If men and nations would but live by the precepts of the ancient prophets and the teachings of the Sermon on the Mount, problems which now seem so difficult would soon disappear.
That is the great task for you teachers of religious faith. This is a supreme opportunity for the Church to continue to fulfill its mission on earth. The Protestant Church, the Catholic Church, and the Jewish Synagogue-bound together in the American unity of brotherhood--must provide the shock forces to accomplish this moral and spiritual awakening. No other agency can do it. Unless it is done, we are headed for the disaster we would deserve. Oh for an Isaiah or a Saint Paul to reawaken this sick world to its moral responsibilities! I may be facing that Isaiah or that Saint Paul right now. I hope it is true.
The need for this moral awakening applies to all men and women everywhere, but it applies particularly to the youth of today from whom the leadership of tomorrow will come. The aftermath of a major war always includes an increase of juvenile delinquency. Sometimes it is the fault of the boys and girls. More often it is the result of everything that is abnormal in war--including the absence of fathers and mothers in the armed forces or in business or in war industries.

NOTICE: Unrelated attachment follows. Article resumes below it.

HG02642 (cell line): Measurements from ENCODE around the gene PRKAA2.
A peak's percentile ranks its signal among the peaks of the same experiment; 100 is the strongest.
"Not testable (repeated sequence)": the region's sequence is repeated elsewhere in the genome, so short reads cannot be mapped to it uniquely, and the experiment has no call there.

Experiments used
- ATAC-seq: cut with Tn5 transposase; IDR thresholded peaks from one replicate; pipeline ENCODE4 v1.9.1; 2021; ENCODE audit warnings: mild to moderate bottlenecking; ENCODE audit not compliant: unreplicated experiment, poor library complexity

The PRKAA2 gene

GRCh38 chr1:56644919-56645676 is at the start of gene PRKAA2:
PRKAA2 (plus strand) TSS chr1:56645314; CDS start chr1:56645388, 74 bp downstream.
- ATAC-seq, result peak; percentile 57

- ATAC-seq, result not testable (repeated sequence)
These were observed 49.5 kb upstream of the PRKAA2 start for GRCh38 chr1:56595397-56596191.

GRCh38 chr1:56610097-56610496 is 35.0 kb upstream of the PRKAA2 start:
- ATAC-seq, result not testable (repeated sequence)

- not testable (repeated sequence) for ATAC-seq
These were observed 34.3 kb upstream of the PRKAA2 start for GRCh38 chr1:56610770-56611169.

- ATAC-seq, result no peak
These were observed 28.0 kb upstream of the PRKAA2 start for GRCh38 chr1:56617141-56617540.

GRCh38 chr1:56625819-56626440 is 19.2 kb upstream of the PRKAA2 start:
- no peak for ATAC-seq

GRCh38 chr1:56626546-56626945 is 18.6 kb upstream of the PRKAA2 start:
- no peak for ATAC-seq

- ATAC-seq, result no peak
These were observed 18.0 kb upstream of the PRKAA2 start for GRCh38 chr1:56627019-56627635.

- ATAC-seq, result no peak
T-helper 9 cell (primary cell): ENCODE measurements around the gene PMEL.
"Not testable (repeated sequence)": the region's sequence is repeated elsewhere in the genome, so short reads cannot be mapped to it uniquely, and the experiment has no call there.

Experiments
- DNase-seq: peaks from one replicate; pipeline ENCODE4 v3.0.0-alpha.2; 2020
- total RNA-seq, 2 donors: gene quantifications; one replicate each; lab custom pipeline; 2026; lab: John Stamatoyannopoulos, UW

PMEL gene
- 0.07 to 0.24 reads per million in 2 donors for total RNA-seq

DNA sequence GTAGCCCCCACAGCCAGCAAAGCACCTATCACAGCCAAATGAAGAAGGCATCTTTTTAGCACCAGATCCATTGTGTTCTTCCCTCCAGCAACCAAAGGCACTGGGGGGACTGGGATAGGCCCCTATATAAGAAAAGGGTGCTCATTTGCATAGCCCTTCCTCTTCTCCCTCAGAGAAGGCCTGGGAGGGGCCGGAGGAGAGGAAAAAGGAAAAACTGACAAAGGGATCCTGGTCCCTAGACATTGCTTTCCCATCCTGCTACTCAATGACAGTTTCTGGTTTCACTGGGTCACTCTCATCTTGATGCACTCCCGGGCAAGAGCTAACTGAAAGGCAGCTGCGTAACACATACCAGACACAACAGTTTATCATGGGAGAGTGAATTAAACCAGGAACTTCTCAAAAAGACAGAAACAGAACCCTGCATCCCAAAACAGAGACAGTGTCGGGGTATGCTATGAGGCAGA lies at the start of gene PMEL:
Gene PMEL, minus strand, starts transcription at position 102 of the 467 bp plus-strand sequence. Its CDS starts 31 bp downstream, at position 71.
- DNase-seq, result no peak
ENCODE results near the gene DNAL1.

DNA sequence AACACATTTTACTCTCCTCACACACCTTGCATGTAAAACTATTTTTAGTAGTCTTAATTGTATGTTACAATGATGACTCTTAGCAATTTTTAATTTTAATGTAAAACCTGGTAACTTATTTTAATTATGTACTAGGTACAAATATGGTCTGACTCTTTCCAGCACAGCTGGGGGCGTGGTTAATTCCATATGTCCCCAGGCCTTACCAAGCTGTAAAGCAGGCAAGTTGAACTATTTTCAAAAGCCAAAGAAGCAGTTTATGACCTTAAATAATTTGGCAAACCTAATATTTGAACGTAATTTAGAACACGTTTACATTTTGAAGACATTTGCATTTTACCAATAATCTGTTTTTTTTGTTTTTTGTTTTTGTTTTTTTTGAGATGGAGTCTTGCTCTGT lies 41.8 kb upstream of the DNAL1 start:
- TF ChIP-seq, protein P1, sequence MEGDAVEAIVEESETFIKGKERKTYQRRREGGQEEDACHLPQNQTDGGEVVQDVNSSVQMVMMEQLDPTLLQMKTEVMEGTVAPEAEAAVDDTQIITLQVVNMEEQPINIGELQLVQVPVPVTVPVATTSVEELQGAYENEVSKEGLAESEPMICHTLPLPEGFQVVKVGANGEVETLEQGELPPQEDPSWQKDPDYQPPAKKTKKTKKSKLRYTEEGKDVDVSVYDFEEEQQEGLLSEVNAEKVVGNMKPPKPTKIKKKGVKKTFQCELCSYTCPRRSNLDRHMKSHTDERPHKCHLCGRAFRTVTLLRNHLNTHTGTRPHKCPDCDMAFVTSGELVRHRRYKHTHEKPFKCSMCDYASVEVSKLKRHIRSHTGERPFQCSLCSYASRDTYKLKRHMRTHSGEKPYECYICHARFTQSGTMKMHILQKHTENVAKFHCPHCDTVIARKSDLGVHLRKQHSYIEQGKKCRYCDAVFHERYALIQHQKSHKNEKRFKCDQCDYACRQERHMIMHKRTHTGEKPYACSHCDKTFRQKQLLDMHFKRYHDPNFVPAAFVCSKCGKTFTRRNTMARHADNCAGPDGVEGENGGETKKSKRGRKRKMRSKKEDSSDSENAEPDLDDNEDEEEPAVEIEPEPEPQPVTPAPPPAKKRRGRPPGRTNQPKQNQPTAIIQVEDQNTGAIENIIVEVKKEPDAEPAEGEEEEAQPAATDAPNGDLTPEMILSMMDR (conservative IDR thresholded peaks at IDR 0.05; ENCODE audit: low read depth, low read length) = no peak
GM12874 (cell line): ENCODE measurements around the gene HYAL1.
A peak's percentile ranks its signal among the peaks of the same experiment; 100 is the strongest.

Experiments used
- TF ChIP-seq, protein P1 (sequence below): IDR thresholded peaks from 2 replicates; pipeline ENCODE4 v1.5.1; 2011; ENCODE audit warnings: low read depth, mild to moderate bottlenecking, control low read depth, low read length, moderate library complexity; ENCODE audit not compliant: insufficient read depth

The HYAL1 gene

We shall always be grateful to the women of America, who have performed such an outstanding service to our country during the war. In some cases, however, this patriotic devotion to the national interest has resuited in unavoidable neglect of the children. Smaller children were taken care of through the help of the Government in child-care centers. But this could not be done in the case of older children. We are now paying the social penalties for failing to provide adequate supervision and guidance for many of our children during their formative years.